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For this study see: M.C.Tenney, pp.381-397; R.H.Gundry, pp.457-476. Further reading: D.A.Carson, et al., An Introduction to the New Testament, pp.465-486.

M.C.Tenney says:

"The book of Revelation closes the canon and the history of the NT.  Irrespective of whether or not it was the last in order to be written, it is final in its thought, for it embodies the expectation of a church that had been launched in the world as an institution, and that was eagerly awaiting the consummation of its mission". [1]


The experience of the apostle John
It is commonly held that the apostle John was exiled on the Island of Patmos (1:4,9) during the reign of emperor Domitian (A.D. 81-96). Persecution was not widespread at the time, but the emperor's claim to worship anticipated it.

The units of the Apocalypse
John's spiritual experience on Patmos was visionary. So, Tenney comments:

"The book consists of a series of visions, each of which is a unit in itself.  While there are many small units introduced by the phrase 'and I saw' (5:1,11; 6:1,9, etc.), the four main divisions are introduced by the phrase 'in the Spirit' (1:10; 4:2; 17:1-3; 21:9-10).  These divisions are of varied content and unequal length, but they give a unitary organisation to the book". [2]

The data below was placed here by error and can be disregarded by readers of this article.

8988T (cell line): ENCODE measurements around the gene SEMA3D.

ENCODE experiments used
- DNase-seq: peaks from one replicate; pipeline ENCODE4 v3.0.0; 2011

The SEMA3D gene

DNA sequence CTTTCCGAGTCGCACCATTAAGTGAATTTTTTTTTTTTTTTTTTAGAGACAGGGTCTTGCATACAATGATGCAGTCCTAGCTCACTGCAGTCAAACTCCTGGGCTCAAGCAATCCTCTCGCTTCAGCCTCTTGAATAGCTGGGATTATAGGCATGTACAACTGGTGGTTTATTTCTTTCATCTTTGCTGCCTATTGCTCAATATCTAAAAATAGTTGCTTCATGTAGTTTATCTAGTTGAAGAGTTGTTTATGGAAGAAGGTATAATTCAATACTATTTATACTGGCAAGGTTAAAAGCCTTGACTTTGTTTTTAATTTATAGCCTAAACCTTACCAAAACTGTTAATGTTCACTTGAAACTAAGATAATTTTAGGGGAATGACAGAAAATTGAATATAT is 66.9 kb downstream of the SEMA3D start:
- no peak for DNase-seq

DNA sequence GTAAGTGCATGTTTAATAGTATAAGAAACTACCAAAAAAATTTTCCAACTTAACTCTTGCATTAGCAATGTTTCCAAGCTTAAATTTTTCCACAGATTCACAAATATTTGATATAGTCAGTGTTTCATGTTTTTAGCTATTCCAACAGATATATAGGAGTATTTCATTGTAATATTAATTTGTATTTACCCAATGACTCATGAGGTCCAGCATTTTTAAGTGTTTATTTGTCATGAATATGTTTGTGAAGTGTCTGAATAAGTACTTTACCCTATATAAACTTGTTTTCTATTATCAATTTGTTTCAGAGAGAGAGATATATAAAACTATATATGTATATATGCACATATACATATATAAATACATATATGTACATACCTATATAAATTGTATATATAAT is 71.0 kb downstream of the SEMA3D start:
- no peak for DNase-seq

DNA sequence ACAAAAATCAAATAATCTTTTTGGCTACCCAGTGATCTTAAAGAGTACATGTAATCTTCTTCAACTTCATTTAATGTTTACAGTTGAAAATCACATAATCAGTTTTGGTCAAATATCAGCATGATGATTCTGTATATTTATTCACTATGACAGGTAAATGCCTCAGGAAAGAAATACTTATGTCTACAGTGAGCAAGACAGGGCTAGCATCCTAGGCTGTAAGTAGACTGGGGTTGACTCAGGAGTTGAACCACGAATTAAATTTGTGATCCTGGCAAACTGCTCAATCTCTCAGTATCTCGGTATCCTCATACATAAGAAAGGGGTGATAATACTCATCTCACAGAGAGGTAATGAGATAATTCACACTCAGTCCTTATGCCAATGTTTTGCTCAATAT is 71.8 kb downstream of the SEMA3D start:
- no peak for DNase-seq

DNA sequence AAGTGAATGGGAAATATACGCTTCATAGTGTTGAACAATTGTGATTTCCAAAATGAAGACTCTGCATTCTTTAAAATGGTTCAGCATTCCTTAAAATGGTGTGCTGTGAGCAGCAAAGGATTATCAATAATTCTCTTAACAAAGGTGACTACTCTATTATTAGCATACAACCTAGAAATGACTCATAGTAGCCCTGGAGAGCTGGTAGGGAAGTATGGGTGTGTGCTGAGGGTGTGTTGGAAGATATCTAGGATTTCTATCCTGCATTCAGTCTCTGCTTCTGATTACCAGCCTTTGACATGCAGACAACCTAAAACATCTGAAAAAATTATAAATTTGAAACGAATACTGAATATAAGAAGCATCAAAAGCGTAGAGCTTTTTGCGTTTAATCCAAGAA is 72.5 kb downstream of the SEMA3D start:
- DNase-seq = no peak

Apocalyptic literature
We need to understand what is meant by apocalyptic literature.  M.C.Tenney explains the genre this way:

"Revelation belongs to the category of apocalyptic literature.  Apocalyptic literature was usually produced in times of persecution and oppression as a means of encouraging those who were suffering for their faith.  It was characterised (1) by an intense despair of present circumstances and an equally intense hope of divine intervention in the future; (2) by the use of symbolic language, dreams, and visions; (3) by the introduction of celestial and demonic powers as messengers and agents in the progress of God's purpose; (4) by the prediction of a catastrophic judgment of the wicked and supernatural deliverance for the righteous; and (5) frequently by the pseudonymous ascription of the writing to a prominent character of biblical history, such as Ezra (2 Esdras) or Enoch (Book of Enoch).  The book of Revelation possess most of these characteristics except that the author declares his name, and assumes that he is known, not as a past celebrity, but as a present participant in the affairs of those whom he addressed". [3]

The seven churches
In chapter one Christ is the Lord of the church. He walks in the midst of the lampstands (churches), observing and judging their life and witness. The leaders of the churches are in his hands, promoted and protected by him. Chapters 2 and 3 contain the contents of seven letters to the seven churches - of Asian Ephesus (2:1-7), Smyrna (2:8-11), Pergamum (2:19-17), Thyatira (2:18-29), Sardis (3:1-6), Philadelphia (3:7-13), and Laodicea (3:14-92). They contain the Lord's words of commendation, complaint, and counsel.  They also supply a background to the period (e.g., 2:10,13; 3:10).